Press Release
April 28, 2016


Independent vice-presidential bet Sen. Francis "Chiz" Escudero has issued a fresh call for national and local candidates to waive their rights under the bank secrecy law to make sure they are not keeping any ill-gotten wealth or won't enrich themselves once elected into office.

"The public deserves absolute transparency from those seeking elective posts on May 9 insofar as their financial status is concerned. I strongly believe that the only way we can satisfy voters is for us to waive our rights under the bank secrecy law," Escudero said.

Escudero renewed his call for candidates to allow public scrutiny of their bank deposits amid reports that presidential candidate and Davao City Mayor Rodrigo Duterte did not declare more than P200 million allegedly stashed in his bank account in 2014.

Republic Act No. 1405, or the Secrecy of Bank Deposits Act, provides that bank deposits may only be inquired into with a written permission of the depositor.

Since 2010, Escudero has been submitting together with his sworn Statements of Assets, Liabilities and Net Worth (SALN) a written waiver on the secrecy of his bank deposits he files every year with the Office of the Ombudsman.

According to Escudero, there is a widespread perception that the country's restrictive bank secrecy law is being abused by individuals, particularly corrupt government officials, to prevent their bank accounts from being scrutinized.

"The only way to correct this perception is to require government officials and those running in the May 9 polls, including me, to waive this right under RA 1405," the seasoned lawmaker said.

RA 1405, which has been in place since 1955, prohibits disclosure of or inquiry into deposits with any banking institution, as well as provides penalties of imprisonment or fine for offenders.

Escudero said that if candidates would commit to such waiver, it will preempt those who will seek to amass illegal fortune at the expense of taxpayers.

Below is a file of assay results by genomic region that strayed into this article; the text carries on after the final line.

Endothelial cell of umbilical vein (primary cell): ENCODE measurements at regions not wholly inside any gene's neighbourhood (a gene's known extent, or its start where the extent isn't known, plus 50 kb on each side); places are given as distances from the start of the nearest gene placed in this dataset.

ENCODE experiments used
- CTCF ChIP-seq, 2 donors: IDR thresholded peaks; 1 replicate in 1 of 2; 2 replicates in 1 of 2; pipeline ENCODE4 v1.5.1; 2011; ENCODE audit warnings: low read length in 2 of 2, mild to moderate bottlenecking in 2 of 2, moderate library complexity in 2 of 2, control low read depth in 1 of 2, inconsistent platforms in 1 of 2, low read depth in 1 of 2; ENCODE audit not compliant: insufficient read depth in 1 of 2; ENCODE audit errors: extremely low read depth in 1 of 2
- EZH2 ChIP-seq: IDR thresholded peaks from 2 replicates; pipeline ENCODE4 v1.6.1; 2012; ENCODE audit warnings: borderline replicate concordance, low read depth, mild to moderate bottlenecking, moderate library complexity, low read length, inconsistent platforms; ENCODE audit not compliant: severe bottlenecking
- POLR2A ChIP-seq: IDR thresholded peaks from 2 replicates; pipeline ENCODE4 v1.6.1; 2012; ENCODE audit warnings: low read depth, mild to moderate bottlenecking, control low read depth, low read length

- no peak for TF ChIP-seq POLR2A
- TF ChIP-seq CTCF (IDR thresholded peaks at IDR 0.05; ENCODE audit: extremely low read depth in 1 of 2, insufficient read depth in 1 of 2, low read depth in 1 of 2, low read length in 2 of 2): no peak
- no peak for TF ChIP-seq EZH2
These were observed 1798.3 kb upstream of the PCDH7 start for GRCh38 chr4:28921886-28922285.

The Bureau of Internal Revenue has been pushing for the lifting of the stringent bank secrecy law for the purpose of apprehending big-time tax evaders, smugglers and money launderers to hike tax collections.

However, critics are worried the revenue agency will use it against officials who are at odds with the administration or even malign private individuals.

Escudero said that he favors the lifting of confidentiality on bank deposits, including foreign currency accounts that are protected under RA 6426 or the Foreign Currency Deposit Act of 1974, but only insofar as government officials and employees are concerned. In fact, he added, there is a pending bill in the Senate for this purpose.

The two-term senator was referring to Senate Bill No. (SBN) 16, which he filed in July 2013. He also filed a similar bill in 2007 and 2010 during his first term as senator.

"Public office is a public trust and government officials and employees are all accountable to the public." Escudero said.

"To ensure that a government official or an employee does not use his or her position to plunder public coffers, it is necessary that we put in place a mechanism that will enable the government to audit the finances of civil servants," he added.

Escudero said SBN 16, if enacted into law, will enable the government to audit the finances of all civil servants, including the President.

SBN 16 seeks to compel government officials and employees, except those who serve in an honorary capacity, to submit a written permission or waiver in favor of the Ombudsman to look into all deposits of whatever nature with banks within and outside the country, including investments in government bonds.

The waiver will be submitted within 30 days from the date of their assumption into office. Those who are already working in government, upon the effectivity of the law, will have to submit the waiver not later than 30 days from promulgation of the rules and regulations implementing the law.

Any public official or employee who fails or refuses to submit such waiver will be barred from entering or continuing the functions of his or her office.

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